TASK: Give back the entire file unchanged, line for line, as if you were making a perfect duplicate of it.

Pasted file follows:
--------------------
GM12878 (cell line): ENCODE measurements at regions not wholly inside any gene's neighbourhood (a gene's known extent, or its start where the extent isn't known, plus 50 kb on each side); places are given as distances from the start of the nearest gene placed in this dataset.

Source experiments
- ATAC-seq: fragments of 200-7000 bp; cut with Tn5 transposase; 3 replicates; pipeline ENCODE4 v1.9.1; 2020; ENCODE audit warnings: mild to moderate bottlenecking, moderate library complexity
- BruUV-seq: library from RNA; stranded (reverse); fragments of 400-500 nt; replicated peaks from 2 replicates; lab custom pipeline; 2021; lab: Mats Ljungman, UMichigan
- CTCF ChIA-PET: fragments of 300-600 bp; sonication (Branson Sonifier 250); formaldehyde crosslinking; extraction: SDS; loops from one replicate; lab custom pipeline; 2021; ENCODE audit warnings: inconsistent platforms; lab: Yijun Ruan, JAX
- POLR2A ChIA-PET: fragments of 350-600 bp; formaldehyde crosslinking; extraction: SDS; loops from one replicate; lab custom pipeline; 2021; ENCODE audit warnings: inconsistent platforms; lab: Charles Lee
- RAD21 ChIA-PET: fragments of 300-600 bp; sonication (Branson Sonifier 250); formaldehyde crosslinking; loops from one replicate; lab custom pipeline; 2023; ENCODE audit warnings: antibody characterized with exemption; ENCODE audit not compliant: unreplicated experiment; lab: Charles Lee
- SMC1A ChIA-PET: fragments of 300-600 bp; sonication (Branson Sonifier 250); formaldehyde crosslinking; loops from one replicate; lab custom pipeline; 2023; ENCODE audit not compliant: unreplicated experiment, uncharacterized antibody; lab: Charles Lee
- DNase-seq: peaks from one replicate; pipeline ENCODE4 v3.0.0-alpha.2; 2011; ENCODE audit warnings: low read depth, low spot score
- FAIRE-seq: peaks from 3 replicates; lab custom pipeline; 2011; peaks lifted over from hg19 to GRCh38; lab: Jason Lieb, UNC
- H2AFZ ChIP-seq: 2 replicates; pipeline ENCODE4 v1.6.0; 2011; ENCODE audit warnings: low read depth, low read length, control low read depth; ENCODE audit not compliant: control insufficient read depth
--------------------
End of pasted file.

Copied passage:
GM12878 (cell line): ENCODE measurements at regions not wholly inside any gene's neighbourhood (a gene's known extent, or its start where the extent isn't known, plus 50 kb on each side); places are given as distances from the start of the nearest gene placed in this dataset.

Source experiments
- ATAC-seq: fragments of 200-7000 bp; cut with Tn5 transposase; 3 replicates; pipeline ENCODE4 v1.9.1; 2020; ENCODE audit warnings: mild to moderate bottlenecking, moderate library complexity
- BruUV-seq: library from RNA; stranded (reverse); fragments of 400-500 nt; replicated peaks from 2 replicates; lab custom pipeline; 2021; lab: Mats Ljungman, UMichigan
- CTCF ChIA-PET: fragments of 300-600 bp; sonication (Branson Sonifier 250); formaldehyde crosslinking; extraction: SDS; loops from one replicate; lab custom pipeline; 2021; ENCODE audit warnings: inconsistent platforms; lab: Yijun Ruan, JAX
- POLR2A ChIA-PET: fragments of 350-600 bp; formaldehyde crosslinking; extraction: SDS; loops from one replicate; lab custom pipeline; 2021; ENCODE audit warnings: inconsistent platforms; lab: Charles Lee
- RAD21 ChIA-PET: fragments of 300-600 bp; sonication (Branson Sonifier 250); formaldehyde crosslinking; loops from one replicate; lab custom pipeline; 2023; ENCODE audit warnings: antibody characterized with exemption; ENCODE audit not compliant: unreplicated experiment; lab: Charles Lee
- SMC1A ChIA-PET: fragments of 300-600 bp; sonication (Branson Sonifier 250); formaldehyde crosslinking; loops from one replicate; lab custom pipeline; 2023; ENCODE audit not compliant: unreplicated experiment, uncharacterized antibody; lab: Charles Lee
- DNase-seq: peaks from one replicate; pipeline ENCODE4 v3.0.0-alpha.2; 2011; ENCODE audit warnings: low read depth, low spot score
- FAIRE-seq: peaks from 3 replicates; lab custom pipeline; 2011; peaks lifted over from hg19 to GRCh38; lab: Jason Lieb, UNC
- H2AFZ ChIP-seq: 2 replicates; pipeline ENCODE4 v1.6.0; 2011; ENCODE audit warnings: low read depth, low read length, control low read depth; ENCODE audit not compliant: control insufficient read depth